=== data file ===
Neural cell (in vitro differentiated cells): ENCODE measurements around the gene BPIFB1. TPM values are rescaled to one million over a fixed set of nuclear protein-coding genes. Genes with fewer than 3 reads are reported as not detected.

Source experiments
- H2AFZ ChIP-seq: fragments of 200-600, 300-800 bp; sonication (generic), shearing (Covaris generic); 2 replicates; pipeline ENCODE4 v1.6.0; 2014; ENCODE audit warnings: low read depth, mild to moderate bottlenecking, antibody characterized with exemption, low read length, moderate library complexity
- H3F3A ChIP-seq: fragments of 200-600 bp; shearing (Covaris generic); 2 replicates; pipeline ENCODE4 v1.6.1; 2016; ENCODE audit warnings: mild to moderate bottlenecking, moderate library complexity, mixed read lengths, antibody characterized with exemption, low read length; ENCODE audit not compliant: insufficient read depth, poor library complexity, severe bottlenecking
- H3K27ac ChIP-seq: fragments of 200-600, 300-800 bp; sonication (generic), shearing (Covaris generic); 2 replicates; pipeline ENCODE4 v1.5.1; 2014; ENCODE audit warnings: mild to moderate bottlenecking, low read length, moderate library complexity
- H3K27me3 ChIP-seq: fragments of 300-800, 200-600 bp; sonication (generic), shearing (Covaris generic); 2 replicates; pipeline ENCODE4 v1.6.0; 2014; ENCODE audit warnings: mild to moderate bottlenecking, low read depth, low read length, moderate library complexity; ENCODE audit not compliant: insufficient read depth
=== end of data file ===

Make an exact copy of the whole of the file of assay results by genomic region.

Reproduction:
Neural cell (in vitro differentiated cells): ENCODE measurements around the gene BPIFB1. TPM values are rescaled to one million over a fixed set of nuclear protein-coding genes. Genes with fewer than 3 reads are reported as not detected.

Source experiments
- H2AFZ ChIP-seq: fragments of 200-600, 300-800 bp; sonication (generic), shearing (Covaris generic); 2 replicates; pipeline ENCODE4 v1.6.0; 2014; ENCODE audit warnings: low read depth, mild to moderate bottlenecking, antibody characterized with exemption, low read length, moderate library complexity
- H3F3A ChIP-seq: fragments of 200-600 bp; shearing (Covaris generic); 2 replicates; pipeline ENCODE4 v1.6.1; 2016; ENCODE audit warnings: mild to moderate bottlenecking, moderate library complexity, mixed read lengths, antibody characterized with exemption, low read length; ENCODE audit not compliant: insufficient read depth, poor library complexity, severe bottlenecking
- H3K27ac ChIP-seq: fragments of 200-600, 300-800 bp; sonication (generic), shearing (Covaris generic); 2 replicates; pipeline ENCODE4 v1.5.1; 2014; ENCODE audit warnings: mild to moderate bottlenecking, low read length, moderate library complexity
- H3K27me3 ChIP-seq: fragments of 300-800, 200-600 bp; sonication (generic), shearing (Covaris generic); 2 replicates; pipeline ENCODE4 v1.6.0; 2014; ENCODE audit warnings: mild to moderate bottlenecking, low read depth, low read length, moderate library complexity; ENCODE audit not compliant: insufficient read depth